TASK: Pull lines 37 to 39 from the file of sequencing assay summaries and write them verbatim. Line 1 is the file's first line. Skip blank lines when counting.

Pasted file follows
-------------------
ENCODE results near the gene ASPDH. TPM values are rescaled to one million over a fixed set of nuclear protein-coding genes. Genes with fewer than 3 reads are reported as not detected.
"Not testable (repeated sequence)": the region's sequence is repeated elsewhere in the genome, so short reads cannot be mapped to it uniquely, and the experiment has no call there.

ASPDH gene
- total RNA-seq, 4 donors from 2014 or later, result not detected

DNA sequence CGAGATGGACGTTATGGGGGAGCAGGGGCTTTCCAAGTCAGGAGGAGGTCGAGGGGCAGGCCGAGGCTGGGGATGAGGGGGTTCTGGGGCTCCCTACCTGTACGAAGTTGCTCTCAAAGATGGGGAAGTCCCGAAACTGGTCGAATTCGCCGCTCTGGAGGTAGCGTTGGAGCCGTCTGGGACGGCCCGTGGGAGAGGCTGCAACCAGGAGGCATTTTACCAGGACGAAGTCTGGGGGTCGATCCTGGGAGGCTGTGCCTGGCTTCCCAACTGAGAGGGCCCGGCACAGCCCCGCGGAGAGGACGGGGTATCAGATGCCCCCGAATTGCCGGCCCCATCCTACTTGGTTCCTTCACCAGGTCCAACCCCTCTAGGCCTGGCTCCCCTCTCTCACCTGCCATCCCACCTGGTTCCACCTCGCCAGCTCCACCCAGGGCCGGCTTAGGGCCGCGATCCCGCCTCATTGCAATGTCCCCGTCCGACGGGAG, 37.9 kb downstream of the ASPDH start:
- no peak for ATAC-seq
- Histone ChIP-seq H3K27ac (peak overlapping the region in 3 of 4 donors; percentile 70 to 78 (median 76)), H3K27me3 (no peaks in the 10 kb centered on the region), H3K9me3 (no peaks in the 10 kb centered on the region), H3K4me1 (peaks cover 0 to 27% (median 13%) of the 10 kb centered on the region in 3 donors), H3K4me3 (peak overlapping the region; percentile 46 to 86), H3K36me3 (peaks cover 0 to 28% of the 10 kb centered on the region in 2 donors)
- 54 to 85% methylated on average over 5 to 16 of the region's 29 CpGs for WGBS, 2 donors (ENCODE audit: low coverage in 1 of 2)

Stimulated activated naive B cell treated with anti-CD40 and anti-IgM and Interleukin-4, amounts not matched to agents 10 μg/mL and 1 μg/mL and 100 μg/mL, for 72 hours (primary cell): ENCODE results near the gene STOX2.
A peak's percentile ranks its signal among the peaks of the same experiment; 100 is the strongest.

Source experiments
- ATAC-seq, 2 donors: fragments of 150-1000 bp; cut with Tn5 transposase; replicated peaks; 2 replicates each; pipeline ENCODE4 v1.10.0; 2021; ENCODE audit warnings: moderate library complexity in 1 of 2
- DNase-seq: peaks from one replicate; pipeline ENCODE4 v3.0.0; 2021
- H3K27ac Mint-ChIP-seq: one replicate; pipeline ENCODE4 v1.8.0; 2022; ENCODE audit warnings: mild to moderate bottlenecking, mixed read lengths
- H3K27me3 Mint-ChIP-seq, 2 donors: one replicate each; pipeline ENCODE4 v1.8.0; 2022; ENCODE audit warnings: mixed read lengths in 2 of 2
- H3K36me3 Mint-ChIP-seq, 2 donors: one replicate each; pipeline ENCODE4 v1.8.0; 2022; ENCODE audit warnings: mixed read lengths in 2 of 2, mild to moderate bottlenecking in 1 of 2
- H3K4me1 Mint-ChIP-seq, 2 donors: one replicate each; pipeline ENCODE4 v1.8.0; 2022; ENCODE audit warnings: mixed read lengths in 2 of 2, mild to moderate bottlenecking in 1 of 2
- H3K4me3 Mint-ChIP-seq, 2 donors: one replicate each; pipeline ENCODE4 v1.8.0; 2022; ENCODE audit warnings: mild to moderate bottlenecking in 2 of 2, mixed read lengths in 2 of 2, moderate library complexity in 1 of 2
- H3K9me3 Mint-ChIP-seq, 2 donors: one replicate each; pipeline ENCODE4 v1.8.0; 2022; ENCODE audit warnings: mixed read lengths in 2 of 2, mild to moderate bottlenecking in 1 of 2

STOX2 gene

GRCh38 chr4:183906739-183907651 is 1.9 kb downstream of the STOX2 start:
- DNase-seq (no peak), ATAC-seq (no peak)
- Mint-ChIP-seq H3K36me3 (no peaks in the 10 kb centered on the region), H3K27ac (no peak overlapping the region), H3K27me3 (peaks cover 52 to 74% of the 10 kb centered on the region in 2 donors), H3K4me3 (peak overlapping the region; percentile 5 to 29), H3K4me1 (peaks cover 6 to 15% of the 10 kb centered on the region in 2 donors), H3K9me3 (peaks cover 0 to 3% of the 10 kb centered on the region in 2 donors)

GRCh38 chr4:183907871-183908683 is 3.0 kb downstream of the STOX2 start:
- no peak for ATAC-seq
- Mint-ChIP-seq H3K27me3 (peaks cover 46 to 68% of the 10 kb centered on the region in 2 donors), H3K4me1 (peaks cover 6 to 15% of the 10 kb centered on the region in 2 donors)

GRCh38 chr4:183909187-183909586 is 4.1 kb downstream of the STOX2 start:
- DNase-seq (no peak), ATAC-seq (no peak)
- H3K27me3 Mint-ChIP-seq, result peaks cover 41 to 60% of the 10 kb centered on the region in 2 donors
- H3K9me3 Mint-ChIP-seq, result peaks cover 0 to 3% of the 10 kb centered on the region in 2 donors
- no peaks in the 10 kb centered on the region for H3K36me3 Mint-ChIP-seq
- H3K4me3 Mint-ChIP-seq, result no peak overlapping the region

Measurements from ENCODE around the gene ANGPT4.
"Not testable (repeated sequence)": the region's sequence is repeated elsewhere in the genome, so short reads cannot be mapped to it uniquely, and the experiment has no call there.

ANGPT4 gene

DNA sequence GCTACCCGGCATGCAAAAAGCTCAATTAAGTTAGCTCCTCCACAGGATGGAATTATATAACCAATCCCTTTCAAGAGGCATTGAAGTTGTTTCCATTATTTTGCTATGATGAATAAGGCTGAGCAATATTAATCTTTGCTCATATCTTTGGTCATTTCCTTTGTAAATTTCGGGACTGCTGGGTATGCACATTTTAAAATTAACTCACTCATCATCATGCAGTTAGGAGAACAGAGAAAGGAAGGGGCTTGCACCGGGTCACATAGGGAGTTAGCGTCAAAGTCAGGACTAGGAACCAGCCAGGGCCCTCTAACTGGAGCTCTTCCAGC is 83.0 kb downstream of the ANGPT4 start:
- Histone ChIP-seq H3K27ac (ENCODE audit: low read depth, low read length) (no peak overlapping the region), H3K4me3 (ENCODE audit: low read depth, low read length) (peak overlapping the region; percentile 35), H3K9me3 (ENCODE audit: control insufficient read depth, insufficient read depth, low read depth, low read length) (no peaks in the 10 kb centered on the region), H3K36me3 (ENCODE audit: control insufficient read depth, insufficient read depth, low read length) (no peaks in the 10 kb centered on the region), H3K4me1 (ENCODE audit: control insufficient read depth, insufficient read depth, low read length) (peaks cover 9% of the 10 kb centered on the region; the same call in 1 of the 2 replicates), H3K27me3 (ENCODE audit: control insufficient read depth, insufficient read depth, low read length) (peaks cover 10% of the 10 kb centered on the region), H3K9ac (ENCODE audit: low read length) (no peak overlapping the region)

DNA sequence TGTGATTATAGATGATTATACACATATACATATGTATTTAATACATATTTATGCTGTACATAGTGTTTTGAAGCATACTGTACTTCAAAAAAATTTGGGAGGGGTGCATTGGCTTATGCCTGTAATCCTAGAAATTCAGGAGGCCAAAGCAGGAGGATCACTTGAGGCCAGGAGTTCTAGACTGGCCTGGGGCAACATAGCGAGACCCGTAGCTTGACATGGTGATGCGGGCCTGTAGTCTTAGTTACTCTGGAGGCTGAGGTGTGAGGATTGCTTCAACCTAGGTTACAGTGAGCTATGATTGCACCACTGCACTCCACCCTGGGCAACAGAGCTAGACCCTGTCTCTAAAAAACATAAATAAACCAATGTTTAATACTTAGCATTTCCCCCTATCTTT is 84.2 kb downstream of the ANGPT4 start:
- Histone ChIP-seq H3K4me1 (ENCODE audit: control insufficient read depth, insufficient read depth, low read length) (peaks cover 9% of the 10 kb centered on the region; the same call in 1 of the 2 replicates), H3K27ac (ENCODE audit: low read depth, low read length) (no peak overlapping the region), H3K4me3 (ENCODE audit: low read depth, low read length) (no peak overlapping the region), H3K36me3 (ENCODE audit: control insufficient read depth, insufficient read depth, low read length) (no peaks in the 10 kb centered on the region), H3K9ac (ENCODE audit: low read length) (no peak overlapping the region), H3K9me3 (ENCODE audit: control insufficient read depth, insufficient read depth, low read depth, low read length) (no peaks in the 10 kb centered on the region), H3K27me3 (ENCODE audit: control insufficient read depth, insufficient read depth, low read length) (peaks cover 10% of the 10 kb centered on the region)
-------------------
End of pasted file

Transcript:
- Histone ChIP-seq H3K27ac (ENCODE audit: low read depth, low read length) (no peak overlapping the region), H3K4me3 (ENCODE audit: low read depth, low read length) (peak overlapping the region; percentile 35), H3K9me3 (ENCODE audit: control insufficient read depth, insufficient read depth, low read depth, low read length) (no peaks in the 10 kb centered on the region), H3K36me3 (ENCODE audit: control insufficient read depth, insufficient read depth, low read length) (no peaks in the 10 kb centered on the region), H3K4me1 (ENCODE audit: control insufficient read depth, insufficient read depth, low read length) (peaks cover 9% of the 10 kb centered on the region; the same call in 1 of the 2 replicates), H3K27me3 (ENCODE audit: control insufficient read depth, insufficient read depth, low read length) (peaks cover 10% of the 10 kb centered on the region), H3K9ac (ENCODE audit: low read length) (no peak overlapping the region)

DNA sequence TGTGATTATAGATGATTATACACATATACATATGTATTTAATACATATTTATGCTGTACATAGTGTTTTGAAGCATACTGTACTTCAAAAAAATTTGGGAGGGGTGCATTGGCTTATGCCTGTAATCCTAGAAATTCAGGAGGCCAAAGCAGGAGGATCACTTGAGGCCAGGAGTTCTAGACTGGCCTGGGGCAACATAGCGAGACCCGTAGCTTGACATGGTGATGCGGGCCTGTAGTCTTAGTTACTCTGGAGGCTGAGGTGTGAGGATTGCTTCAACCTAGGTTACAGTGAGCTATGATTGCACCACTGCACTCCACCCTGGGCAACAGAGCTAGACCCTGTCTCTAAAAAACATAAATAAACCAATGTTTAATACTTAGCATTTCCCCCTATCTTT is 84.2 kb downstream of the ANGPT4 start:
- Histone ChIP-seq H3K4me1 (ENCODE audit: control insufficient read depth, insufficient read depth, low read length) (peaks cover 9% of the 10 kb centered on the region; the same call in 1 of the 2 replicates), H3K27ac (ENCODE audit: low read depth, low read length) (no peak overlapping the region), H3K4me3 (ENCODE audit: low read depth, low read length) (no peak overlapping the region), H3K36me3 (ENCODE audit: control insufficient read depth, insufficient read depth, low read length) (no peaks in the 10 kb centered on the region), H3K9ac (ENCODE audit: low read length) (no peak overlapping the region), H3K9me3 (ENCODE audit: control insufficient read depth, insufficient read depth, low read depth, low read length) (no peaks in the 10 kb centered on the region), H3K27me3 (ENCODE audit: control insufficient read depth, insufficient read depth, low read length) (peaks cover 10% of the 10 kb centered on the region)